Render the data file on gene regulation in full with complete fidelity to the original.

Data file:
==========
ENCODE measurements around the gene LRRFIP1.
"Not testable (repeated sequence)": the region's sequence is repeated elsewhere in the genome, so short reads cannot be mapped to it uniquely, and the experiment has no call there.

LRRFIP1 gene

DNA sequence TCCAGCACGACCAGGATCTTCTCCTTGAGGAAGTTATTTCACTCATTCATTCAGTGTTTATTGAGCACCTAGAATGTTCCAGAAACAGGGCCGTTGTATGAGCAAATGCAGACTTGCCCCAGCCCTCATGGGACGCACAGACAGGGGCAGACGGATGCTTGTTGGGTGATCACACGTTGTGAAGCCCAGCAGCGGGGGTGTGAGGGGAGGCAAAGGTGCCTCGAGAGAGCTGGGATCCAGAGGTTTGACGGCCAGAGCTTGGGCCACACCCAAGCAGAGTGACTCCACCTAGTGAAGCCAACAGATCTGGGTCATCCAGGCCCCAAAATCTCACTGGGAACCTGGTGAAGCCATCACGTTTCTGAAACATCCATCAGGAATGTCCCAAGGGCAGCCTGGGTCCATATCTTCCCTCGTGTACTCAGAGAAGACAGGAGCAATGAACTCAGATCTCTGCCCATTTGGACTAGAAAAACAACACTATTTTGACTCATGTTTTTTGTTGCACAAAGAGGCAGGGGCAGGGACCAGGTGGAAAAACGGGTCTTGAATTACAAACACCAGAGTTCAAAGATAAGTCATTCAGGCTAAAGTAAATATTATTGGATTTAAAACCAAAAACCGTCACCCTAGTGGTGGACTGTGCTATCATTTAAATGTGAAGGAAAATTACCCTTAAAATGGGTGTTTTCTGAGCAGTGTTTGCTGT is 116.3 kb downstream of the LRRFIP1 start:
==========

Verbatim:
ENCODE measurements around the gene LRRFIP1.
"Not testable (repeated sequence)": the region's sequence is repeated elsewhere in the genome, so short reads cannot be mapped to it uniquely, and the experiment has no call there.

LRRFIP1 gene

DNA sequence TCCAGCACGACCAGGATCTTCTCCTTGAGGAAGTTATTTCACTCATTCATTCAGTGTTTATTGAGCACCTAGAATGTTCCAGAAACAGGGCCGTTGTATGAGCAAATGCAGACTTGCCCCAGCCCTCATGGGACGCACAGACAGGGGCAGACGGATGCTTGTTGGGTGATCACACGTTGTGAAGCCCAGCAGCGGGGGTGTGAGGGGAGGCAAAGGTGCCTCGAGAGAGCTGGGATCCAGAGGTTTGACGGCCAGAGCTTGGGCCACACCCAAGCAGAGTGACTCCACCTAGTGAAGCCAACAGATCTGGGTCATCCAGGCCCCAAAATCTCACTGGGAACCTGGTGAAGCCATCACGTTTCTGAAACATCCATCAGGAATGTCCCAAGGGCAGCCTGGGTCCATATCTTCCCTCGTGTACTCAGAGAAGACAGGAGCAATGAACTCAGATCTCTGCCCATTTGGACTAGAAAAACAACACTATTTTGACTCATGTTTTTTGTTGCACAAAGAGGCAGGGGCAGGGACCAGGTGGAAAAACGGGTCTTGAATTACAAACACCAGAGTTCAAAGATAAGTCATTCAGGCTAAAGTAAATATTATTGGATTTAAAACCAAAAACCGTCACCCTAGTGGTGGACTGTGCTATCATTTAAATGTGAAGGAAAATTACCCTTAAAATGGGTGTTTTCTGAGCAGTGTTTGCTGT is 116.3 kb downstream of the LRRFIP1 start: